But it was close. For a while in 1998, it looked like Bernie was Boston-bound, and if he had landed in Fenway, it’s not hard to imagine the Sox taking the division. Williams was the top offensive center fielder in the AL in 1999. His VORP that year — a measure of how much better he was than the next best available option — was 79.9. Darren Lewis, the Red Sox’s starting center fielder, pulled down a -24.8 VORP. That swing of 100 would have theoretically netted the Sox 10 more wins and a spot atop the AL East. It’s funny how history turns out.

“Bernie on the Red Sox?” you might say with a chuckle. “That never would have happened, right?” While it can be tough to see through Scott Boras’ hyperbole and fake seven-year offers, by all accounts in November of 1998, Bernie Williams nearly ended up in Fenway.

Bernie’s tale begins in 1997 when the Yankees were trying to extend their center fielder. They offered him a five-year deal worth just south of $40 million. As you could guess, they were laughed out of the room, and for a while, it seemed as though their offer and past contract snubs were insulting enough to convince Williams to cease negotiations entirely. Money and loyalty are powerful motivators.

Throughout November, Scott Boras and the Yankees engaged in their usual dance as reports of other deals surfaced. At various times, the Diamondbacks, Dodgers, Rockies and Red Sox all expressed interest in Williams. But by the end, it became a battle between rivals. The Yankees and the Red Sox squared off with a big x-factor waiting in the wings.

To the dismay of Yankee fans, that x-factor was none other than hotheaded slugger Albert Belle. As the Yankees and Bernie looked to finalize their looming divorce, a new marriage between the Yankees and Belle was on the horizon. While the Yanks were initially interested in Jim Edmonds, those talks fizzled, and at 32 years old, Belle was one of the most sought-after free agents of 1998. The hip condition that would end his career two seasons later was nowhere to be found, and his numbers and temper were fearsome.

When Williams rejected that five-year, $60-million deal, the Yankees turned their attention to Belle. When I left my apartment on Wednesday night, November 25, 1998, to attend a friend’s Thanksgiving Eve party, I believed that Bernie Williams’ tenure in the Bronx was over. The Yanks and Bernie, as Buster Olney had reported that morning, were nearing a final separation, and Bernie was about to land in Boston.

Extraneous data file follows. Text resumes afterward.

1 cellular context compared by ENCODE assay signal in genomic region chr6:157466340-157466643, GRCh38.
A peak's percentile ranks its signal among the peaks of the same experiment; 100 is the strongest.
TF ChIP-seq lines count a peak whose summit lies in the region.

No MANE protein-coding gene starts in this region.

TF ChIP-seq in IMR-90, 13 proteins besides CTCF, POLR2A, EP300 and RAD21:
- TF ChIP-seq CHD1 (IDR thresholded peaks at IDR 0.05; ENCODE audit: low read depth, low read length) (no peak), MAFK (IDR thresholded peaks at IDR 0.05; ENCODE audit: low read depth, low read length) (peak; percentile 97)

The Yankees however had an out: Scott Boras offered them one last chance to match the Red Sox’s supposed seven-year, $90-million deal. Bernie, it seemed, wasn’t as keen to get out of New York as earlier reports indicated. When I got home late that night, my dad had left me a note on the door: Bernie Williams signs with the Yanks for seven years and $87.5 million, it said. I was ecstatic. Somehow, the Yankees and Bernie were able to overcome their differences, and Bernie would remain a Yankee.

In the end, it was always tough to tell if Bernie was actually going to leave. Three columnists in The TimesJack Curry, Harvey Araton and Buster Olney — all speculated that Boras used vague, half-serious offers to get the Yanks to ante up. By keeping the archrival Red Sox involved, Boras knew the Yanks would pay, and he won.

When the real 1999 ALCS dawned, the Yanks, led by Bernie, beat the Red Sox with their sad excuse for a center fielder. As we know, Bernie’s Yanks would go on to great success. While Bernie faded by the end of his career and had a tough time coming to grips with the end of his playing career, keeping Bernie out of Boston was a sage move indeed.

Quick Draft Order Tracker Update

Just a quick heads up, I have added all of the Type-A and B free agents that were offered arbitration (with Elias scores) to our 2011 Draft Order Tracker. It’s also been updated to reflect the now finalized Victor Martinez, Joaquin Benoit, and John Buck signings as well. There’s a total of 14 Type-A’s and 21 Type-B’s, so the supplemental first round could theoretically be 35 picks long. That won’t happen though, some guys will re-sign with their old club, some will accept arbitration, some might should retire (coughTrevorHoffmancough).

I did the math, and the absolute worst that the Javy Vazquez compensation pick can be is 57th overall. More than likely, it’ll be right around 50 somewhere, which isn’t bad at all. That pick is protected, so the Yankees keep it no matter how many free agents they sign.